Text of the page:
I immediately dismissed any thought that the novel was by John Lang. He was still living in Sydney, a nineteen year old boy recently a student at Sydney College under the headmastership of William Cape. How could an unknown boy from New South Wales manage to get a novel published in London? He had the year before published his translation of the first satire of Horace and had a school boy reputation of having some of his poems published in the Sydney press. Then I began to look at Tegg’s Magazine published in Sydney in 1836. One story Sergeant O’Connor had been attributed to Dr (John Dunmore) Lang by David Scott Mitchell in the copy in the Mitchell Library. Could this have been a mistake for the other John Lang?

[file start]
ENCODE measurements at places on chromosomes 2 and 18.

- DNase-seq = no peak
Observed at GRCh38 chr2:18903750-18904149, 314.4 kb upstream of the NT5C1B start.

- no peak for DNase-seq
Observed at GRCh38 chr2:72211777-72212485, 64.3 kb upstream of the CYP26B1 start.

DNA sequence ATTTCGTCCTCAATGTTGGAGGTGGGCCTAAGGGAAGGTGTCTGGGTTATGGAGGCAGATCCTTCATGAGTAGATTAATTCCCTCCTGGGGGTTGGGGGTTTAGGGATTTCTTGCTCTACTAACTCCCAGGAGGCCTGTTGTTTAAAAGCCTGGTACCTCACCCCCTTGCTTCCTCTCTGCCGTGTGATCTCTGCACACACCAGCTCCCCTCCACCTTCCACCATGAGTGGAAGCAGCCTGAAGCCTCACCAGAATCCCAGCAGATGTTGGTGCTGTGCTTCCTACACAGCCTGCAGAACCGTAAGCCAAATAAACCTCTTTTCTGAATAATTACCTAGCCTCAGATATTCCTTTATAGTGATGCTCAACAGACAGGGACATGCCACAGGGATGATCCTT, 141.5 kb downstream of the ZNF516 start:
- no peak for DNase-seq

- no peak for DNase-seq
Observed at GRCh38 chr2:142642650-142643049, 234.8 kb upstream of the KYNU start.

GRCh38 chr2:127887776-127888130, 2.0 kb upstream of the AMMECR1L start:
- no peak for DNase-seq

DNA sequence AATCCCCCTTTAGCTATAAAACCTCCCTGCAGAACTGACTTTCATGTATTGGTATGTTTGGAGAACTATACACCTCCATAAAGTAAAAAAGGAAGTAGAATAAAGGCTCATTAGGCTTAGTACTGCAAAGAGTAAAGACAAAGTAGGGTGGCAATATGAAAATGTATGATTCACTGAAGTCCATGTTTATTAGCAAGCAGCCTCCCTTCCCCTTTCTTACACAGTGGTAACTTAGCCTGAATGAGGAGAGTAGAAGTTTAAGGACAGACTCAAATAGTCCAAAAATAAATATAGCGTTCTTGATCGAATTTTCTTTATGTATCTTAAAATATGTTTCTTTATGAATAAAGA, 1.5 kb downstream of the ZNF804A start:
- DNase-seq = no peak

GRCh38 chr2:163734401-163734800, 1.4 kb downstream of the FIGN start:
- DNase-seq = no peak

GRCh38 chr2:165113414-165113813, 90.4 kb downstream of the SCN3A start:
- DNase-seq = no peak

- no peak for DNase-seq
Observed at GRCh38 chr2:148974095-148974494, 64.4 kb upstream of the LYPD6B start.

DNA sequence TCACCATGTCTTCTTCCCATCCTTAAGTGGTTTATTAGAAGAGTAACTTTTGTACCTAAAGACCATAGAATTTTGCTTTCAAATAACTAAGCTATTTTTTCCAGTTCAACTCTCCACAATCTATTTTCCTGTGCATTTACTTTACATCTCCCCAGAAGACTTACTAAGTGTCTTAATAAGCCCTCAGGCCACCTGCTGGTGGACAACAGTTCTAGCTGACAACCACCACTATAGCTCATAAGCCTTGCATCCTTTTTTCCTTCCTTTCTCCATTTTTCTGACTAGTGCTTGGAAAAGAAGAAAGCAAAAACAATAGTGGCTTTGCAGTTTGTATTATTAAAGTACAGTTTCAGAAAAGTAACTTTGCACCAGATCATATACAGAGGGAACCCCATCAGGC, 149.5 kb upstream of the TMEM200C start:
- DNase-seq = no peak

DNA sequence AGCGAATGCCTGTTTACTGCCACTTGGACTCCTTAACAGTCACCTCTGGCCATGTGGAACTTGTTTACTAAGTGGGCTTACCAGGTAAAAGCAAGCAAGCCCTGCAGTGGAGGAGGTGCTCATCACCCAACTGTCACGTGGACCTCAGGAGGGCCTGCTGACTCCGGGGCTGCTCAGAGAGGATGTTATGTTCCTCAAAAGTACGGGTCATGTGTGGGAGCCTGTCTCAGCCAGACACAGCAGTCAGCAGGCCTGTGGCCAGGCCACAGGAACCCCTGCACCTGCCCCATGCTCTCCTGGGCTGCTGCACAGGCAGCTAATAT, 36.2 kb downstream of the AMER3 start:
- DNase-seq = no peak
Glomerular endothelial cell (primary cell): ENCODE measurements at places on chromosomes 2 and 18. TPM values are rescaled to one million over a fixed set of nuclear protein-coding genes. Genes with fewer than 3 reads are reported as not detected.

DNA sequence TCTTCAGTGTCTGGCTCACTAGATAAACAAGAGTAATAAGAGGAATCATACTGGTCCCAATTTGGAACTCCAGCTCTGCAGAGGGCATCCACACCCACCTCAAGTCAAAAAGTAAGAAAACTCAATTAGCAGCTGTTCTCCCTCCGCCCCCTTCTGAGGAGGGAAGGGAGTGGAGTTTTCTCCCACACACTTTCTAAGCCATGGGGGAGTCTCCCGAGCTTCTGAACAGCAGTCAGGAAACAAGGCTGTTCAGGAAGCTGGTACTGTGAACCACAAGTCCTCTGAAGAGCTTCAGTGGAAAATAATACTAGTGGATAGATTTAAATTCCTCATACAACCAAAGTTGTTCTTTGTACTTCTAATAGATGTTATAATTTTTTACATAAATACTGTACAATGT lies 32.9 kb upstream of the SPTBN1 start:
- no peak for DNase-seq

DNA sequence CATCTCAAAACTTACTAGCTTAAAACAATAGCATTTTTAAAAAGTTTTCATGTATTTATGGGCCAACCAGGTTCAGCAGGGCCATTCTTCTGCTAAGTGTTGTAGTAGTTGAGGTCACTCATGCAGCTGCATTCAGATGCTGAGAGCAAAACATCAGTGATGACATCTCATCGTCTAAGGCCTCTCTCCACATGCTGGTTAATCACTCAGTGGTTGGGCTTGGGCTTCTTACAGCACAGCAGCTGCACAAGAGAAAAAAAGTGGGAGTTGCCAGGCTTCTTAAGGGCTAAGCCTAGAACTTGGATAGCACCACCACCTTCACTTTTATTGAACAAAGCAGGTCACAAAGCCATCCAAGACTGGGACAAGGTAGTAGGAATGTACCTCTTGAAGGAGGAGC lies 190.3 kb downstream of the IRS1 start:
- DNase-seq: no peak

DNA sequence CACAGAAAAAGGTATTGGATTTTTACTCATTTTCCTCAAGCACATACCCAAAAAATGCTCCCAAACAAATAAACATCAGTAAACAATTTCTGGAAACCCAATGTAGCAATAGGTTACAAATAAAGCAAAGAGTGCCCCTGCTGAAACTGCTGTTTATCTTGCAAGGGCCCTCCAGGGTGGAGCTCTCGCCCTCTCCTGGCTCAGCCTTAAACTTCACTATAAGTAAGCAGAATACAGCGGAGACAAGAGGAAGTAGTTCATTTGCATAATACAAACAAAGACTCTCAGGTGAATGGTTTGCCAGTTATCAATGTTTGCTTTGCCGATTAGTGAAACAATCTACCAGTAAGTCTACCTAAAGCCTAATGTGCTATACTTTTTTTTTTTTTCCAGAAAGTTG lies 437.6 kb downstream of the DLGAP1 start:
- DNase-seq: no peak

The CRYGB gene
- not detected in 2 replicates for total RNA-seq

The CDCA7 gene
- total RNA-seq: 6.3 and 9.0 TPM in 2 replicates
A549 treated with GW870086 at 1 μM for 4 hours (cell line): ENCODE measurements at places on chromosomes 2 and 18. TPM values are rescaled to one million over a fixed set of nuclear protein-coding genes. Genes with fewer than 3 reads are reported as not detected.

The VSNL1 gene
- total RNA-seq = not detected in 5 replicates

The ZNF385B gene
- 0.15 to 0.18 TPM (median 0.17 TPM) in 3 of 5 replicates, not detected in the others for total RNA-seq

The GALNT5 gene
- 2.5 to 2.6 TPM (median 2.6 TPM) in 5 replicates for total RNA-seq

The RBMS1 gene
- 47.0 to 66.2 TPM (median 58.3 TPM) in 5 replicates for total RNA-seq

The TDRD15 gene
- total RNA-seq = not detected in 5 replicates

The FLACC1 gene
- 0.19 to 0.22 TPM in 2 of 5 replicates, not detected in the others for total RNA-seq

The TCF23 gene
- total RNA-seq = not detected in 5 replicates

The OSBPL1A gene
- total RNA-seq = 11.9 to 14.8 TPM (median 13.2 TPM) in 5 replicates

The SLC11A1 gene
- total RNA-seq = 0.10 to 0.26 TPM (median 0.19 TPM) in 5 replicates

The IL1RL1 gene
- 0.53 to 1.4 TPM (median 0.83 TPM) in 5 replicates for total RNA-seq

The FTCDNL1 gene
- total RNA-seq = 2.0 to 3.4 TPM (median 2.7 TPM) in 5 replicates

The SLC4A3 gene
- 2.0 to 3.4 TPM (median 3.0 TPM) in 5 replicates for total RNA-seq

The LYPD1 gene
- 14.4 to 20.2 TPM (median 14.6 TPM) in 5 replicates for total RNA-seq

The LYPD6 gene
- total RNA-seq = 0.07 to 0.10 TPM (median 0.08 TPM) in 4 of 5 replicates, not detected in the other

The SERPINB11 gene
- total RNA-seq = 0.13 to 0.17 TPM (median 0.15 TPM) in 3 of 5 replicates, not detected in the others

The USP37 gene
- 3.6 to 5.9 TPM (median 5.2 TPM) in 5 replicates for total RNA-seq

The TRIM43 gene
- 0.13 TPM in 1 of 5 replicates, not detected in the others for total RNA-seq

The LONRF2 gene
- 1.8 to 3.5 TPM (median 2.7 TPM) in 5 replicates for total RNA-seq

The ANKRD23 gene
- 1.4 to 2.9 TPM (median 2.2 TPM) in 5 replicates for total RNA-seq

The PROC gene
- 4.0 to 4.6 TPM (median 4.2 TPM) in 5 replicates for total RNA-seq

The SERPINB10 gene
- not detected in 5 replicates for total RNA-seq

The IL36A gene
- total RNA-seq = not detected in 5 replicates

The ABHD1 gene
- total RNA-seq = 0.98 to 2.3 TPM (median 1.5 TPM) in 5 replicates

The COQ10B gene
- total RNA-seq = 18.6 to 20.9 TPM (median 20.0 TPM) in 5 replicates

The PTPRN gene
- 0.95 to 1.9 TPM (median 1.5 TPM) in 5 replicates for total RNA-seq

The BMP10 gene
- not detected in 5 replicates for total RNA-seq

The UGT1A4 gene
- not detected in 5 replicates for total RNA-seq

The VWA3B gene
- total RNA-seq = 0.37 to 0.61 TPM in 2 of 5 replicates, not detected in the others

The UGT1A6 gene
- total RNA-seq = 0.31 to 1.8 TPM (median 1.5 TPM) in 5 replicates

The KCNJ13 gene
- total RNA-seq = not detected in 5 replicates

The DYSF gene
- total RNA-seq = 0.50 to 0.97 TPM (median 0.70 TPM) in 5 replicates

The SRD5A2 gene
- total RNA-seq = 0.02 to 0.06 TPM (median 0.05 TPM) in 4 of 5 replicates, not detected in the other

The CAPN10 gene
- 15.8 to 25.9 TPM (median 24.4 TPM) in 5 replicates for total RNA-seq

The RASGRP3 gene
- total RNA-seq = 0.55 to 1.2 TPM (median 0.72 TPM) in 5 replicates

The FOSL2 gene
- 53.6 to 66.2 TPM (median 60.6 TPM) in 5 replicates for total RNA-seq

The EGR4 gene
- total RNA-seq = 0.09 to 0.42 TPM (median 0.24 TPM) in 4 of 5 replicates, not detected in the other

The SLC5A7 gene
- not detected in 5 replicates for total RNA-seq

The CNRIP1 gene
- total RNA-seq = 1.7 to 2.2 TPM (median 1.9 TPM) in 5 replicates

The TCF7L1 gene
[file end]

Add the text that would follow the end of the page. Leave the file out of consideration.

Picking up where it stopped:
Other stories in Tegg’s Magazine read like John Lang’s later stories. They were attributed to William Kerr. Further checks revealed that Kerr did not arrive in Sydney until the 1837s. So he could not have written the stories like that early version of ‘Fisher’s Ghost’, later made famous by John Lang’s version ‘The Ghost upon the Rail’ in his book Botany Bay. It was becoming more obvious that John Lang could have been the author of stories in Tegg’s Magazine.

I studied the novel Violet the Danseuse with Lang in mind and came to the conclusion that the hero of the story named D’ Arcy could have been based on William Charles Wentworth whose father was called D’ Arcy Wentworth. The novel had the hero seduce the young dancer and persuaded her to come and live with him. He as a gentleman could not marry her of course. Lang would have known that Wentworth had a young woman live with him at a house in Petersham next door to Lang’s mother’s property at Ashfield.